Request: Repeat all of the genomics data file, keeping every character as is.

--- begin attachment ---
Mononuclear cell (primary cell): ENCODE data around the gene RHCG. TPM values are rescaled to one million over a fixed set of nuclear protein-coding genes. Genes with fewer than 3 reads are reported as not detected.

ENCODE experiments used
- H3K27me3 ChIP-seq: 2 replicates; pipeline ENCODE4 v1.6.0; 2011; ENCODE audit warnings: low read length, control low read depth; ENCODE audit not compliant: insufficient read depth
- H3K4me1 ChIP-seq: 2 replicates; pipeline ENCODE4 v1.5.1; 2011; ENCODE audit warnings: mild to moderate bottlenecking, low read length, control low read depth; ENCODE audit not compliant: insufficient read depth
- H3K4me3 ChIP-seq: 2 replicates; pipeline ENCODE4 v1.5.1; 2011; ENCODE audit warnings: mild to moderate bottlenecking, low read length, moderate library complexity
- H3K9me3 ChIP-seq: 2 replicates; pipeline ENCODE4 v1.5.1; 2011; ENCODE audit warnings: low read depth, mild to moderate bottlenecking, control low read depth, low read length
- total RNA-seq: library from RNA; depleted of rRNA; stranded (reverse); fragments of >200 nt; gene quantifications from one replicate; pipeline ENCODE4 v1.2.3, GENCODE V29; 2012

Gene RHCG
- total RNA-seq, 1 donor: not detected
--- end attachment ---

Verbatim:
Mononuclear cell (primary cell): ENCODE data around the gene RHCG. TPM values are rescaled to one million over a fixed set of nuclear protein-coding genes. Genes with fewer than 3 reads are reported as not detected.

ENCODE experiments used
- H3K27me3 ChIP-seq: 2 replicates; pipeline ENCODE4 v1.6.0; 2011; ENCODE audit warnings: low read length, control low read depth; ENCODE audit not compliant: insufficient read depth
- H3K4me1 ChIP-seq: 2 replicates; pipeline ENCODE4 v1.5.1; 2011; ENCODE audit warnings: mild to moderate bottlenecking, low read length, control low read depth; ENCODE audit not compliant: insufficient read depth
- H3K4me3 ChIP-seq: 2 replicates; pipeline ENCODE4 v1.5.1; 2011; ENCODE audit warnings: mild to moderate bottlenecking, low read length, moderate library complexity
- H3K9me3 ChIP-seq: 2 replicates; pipeline ENCODE4 v1.5.1; 2011; ENCODE audit warnings: low read depth, mild to moderate bottlenecking, control low read depth, low read length
- total RNA-seq: library from RNA; depleted of rRNA; stranded (reverse); fragments of >200 nt; gene quantifications from one replicate; pipeline ENCODE4 v1.2.3, GENCODE V29; 2012

Gene RHCG
- total RNA-seq, 1 donor: not detected